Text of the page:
Friday, February 21, 2014

The Role of Teachers in Addressing Cyberbullying

Teachers play two important roles in addressing cyberbullying in schools. They are primarily educators and are expected to convey credible information and approaches to the students. But perhaps even more importantly when cyberbullying is implicated, teachers are often the “trusted adult” students turn to when they are targeted by cyberbullying or learn of others being targeted.

In addition to teaching students not to lend their efforts to aid the cyberbully, teachers can help encourage their students to report cyberbullying when they encounter it. While it is wonderful that teachers are trusted with this crucial information, they are often unprepared to advise their students on next steps. With good cause, they fear legal liability for mishandling any of these reports and don’t know how to preserve the student’s confidence while reporting the cyberbullying. Teachers may be reluctant to turn them over, especially if they promised the students to keep their identity confidential.

If an anonymous tipline or tip box is created, teachers can remind their students to use it. School administration and school policing staff can act on these tips and take action quickly as necessary to shut down the site or profile or stop the cyberbullying itself.

Education can help considerably in preventing and dealing with the consequences of cyberbullying. The first place to begin an education campaign is with the kids and teens themselves. These programs need to address ways they can become inadvertent cyberbullies, how to be accountable for their actions, and not to stand by and allow bullying (in any form) to be acceptable. 

We need to teach them not to ignore the pain of others.
Teaching kids to “Take 5!” before responding to something they encounter online is a good place to start. Jokingly, we tell them to “Drop the mouse! And step away from the computer! That way nobody will get hurt!”

Encourage them to “Take 5!” to help them calm down if something upsets them online or offline to avoid their acting out online. This may include doing yoga or deep-breathing. It may include running, playing catch, or shooting hoops. It may involve taking a bath, hugging a stuffed animal, or talking on the phone with friends. They can create a Take 5! Bulletin Board illustrating their favorite Take 5! activities or discuss them with others in the class.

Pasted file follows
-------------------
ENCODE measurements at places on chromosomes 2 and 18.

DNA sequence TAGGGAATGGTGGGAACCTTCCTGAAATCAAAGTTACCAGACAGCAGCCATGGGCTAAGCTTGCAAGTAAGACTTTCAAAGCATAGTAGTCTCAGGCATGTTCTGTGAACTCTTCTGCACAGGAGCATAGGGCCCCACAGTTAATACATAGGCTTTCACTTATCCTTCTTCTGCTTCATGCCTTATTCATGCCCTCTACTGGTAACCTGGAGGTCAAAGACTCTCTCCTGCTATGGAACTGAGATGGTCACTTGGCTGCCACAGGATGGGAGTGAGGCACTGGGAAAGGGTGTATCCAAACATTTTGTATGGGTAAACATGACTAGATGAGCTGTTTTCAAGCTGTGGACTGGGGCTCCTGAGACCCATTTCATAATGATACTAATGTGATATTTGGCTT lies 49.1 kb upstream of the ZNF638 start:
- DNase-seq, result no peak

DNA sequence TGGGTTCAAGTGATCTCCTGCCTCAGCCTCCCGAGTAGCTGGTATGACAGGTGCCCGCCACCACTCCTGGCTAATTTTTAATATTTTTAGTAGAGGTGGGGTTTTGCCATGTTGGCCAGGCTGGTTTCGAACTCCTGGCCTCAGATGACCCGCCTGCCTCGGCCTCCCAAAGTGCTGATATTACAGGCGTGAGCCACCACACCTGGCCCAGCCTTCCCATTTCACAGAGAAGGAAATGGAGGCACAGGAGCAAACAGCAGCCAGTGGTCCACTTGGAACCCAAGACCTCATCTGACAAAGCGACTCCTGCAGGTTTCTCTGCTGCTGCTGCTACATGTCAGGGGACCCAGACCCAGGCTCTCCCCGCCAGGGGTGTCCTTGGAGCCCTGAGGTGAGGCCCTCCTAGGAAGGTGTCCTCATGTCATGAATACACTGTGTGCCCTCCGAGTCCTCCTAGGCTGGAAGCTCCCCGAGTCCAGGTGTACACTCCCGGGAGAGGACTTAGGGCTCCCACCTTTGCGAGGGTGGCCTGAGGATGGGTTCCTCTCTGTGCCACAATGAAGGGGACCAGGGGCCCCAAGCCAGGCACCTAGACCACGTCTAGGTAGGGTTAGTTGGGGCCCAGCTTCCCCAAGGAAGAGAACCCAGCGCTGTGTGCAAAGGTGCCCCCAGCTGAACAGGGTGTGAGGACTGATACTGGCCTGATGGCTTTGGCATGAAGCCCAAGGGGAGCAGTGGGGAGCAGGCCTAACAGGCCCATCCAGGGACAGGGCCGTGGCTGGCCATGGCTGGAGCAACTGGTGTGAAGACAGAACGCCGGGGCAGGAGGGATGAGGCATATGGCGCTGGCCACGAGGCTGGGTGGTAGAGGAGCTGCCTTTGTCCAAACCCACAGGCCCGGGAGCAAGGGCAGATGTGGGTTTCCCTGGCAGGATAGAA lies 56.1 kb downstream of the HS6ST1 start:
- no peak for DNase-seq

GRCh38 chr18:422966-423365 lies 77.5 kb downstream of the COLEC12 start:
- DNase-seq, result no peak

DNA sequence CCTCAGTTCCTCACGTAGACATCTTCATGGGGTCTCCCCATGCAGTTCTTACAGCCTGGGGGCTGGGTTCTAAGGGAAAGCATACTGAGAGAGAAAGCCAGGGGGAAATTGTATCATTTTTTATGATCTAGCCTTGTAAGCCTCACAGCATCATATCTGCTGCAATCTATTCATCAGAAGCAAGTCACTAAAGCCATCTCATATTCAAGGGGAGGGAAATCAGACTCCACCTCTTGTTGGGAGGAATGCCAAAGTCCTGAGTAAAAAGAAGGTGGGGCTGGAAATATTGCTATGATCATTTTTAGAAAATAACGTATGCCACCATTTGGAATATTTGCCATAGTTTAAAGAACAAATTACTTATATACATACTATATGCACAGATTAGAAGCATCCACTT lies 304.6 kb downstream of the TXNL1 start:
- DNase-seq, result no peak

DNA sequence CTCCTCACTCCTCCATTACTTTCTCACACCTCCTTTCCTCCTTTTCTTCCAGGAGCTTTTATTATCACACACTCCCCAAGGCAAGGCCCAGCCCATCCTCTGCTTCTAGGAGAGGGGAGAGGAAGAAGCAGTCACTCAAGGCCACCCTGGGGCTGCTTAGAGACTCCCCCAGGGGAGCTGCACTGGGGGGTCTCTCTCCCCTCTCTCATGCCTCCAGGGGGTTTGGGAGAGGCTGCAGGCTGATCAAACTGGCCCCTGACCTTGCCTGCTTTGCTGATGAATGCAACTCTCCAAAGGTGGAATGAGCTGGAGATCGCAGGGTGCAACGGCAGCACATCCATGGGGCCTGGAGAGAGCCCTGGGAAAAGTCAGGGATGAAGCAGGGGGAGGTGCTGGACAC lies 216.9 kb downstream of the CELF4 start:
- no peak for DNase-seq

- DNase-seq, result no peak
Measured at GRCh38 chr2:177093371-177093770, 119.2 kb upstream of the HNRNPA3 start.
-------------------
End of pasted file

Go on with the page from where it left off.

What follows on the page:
Each student has their own way of finding their center again. If they do, they will often not become a cyberbully, even an inadvertent cyberbully. This method even helps with offline bullying and impulse control in the classroom.

There are several ways teachers can educate kids not to support cyberbullying:
·         Teach them that all actions have consequences;
·         Teach them that cyberbullying hurts;
·         Teach them that they are liable to being used and manipulated by the cyberbully;
·         Teach them that the cyberbully and their accomplices often become the target of cyberbullying themselves; and
·         Teach them to care about others and stand up for what’s right.

We need to teach our children that silence, when others are being hurt, is not acceptable. If they don’t allow the cyberbullies to use them to embarrass or torment others, cyberbullying will quickly stop. It’s a tall task, but a noble goal. In the end, our students will be safer online and offline. We will have helped create a generation of good cybercitizens, controlling the technology instead of being controlled by it.

The more teachers know about cyberbullying and how it works, the better they can address and prevent it. Art Wolinsky, WiredSafety’s Director of Technology Education has created professional development materials just for teachers. Check them out at

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